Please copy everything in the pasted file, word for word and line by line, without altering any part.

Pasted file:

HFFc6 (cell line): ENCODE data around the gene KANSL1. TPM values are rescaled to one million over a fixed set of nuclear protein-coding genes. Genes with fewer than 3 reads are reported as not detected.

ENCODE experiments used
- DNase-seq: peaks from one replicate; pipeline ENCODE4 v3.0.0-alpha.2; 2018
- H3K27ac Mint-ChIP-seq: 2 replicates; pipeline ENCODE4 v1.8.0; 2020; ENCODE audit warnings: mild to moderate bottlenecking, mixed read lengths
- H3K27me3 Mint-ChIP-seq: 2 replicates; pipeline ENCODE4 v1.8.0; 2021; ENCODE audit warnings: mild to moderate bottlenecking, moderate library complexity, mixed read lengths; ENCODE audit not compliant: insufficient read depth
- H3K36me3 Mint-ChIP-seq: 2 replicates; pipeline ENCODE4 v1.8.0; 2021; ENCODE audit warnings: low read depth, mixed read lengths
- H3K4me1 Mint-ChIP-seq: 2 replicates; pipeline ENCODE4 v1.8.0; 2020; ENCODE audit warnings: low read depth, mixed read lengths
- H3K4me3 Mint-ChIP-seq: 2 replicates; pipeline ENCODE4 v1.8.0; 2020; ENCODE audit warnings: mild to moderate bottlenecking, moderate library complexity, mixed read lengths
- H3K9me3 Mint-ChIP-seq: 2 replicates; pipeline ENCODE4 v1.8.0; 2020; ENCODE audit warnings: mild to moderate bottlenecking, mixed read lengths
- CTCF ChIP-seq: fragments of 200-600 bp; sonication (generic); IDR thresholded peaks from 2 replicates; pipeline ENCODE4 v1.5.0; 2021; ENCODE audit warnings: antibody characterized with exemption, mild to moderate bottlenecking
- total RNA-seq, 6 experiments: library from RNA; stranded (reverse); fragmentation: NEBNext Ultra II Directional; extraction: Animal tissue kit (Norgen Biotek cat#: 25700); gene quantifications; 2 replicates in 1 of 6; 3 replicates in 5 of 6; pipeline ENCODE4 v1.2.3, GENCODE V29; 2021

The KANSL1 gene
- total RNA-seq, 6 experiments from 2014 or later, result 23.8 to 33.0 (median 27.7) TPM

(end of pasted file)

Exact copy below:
HFFc6 (cell line): ENCODE data around the gene KANSL1. TPM values are rescaled to one million over a fixed set of nuclear protein-coding genes. Genes with fewer than 3 reads are reported as not detected.

ENCODE experiments used
- DNase-seq: peaks from one replicate; pipeline ENCODE4 v3.0.0-alpha.2; 2018
- H3K27ac Mint-ChIP-seq: 2 replicates; pipeline ENCODE4 v1.8.0; 2020; ENCODE audit warnings: mild to moderate bottlenecking, mixed read lengths
- H3K27me3 Mint-ChIP-seq: 2 replicates; pipeline ENCODE4 v1.8.0; 2021; ENCODE audit warnings: mild to moderate bottlenecking, moderate library complexity, mixed read lengths; ENCODE audit not compliant: insufficient read depth
- H3K36me3 Mint-ChIP-seq: 2 replicates; pipeline ENCODE4 v1.8.0; 2021; ENCODE audit warnings: low read depth, mixed read lengths
- H3K4me1 Mint-ChIP-seq: 2 replicates; pipeline ENCODE4 v1.8.0; 2020; ENCODE audit warnings: low read depth, mixed read lengths
- H3K4me3 Mint-ChIP-seq: 2 replicates; pipeline ENCODE4 v1.8.0; 2020; ENCODE audit warnings: mild to moderate bottlenecking, moderate library complexity, mixed read lengths
- H3K9me3 Mint-ChIP-seq: 2 replicates; pipeline ENCODE4 v1.8.0; 2020; ENCODE audit warnings: mild to moderate bottlenecking, mixed read lengths
- CTCF ChIP-seq: fragments of 200-600 bp; sonication (generic); IDR thresholded peaks from 2 replicates; pipeline ENCODE4 v1.5.0; 2021; ENCODE audit warnings: antibody characterized with exemption, mild to moderate bottlenecking
- total RNA-seq, 6 experiments: library from RNA; stranded (reverse); fragmentation: NEBNext Ultra II Directional; extraction: Animal tissue kit (Norgen Biotek cat#: 25700); gene quantifications; 2 replicates in 1 of 6; 3 replicates in 5 of 6; pipeline ENCODE4 v1.2.3, GENCODE V29; 2021

The KANSL1 gene
- total RNA-seq, 6 experiments from 2014 or later, result 23.8 to 33.0 (median 27.7) TPM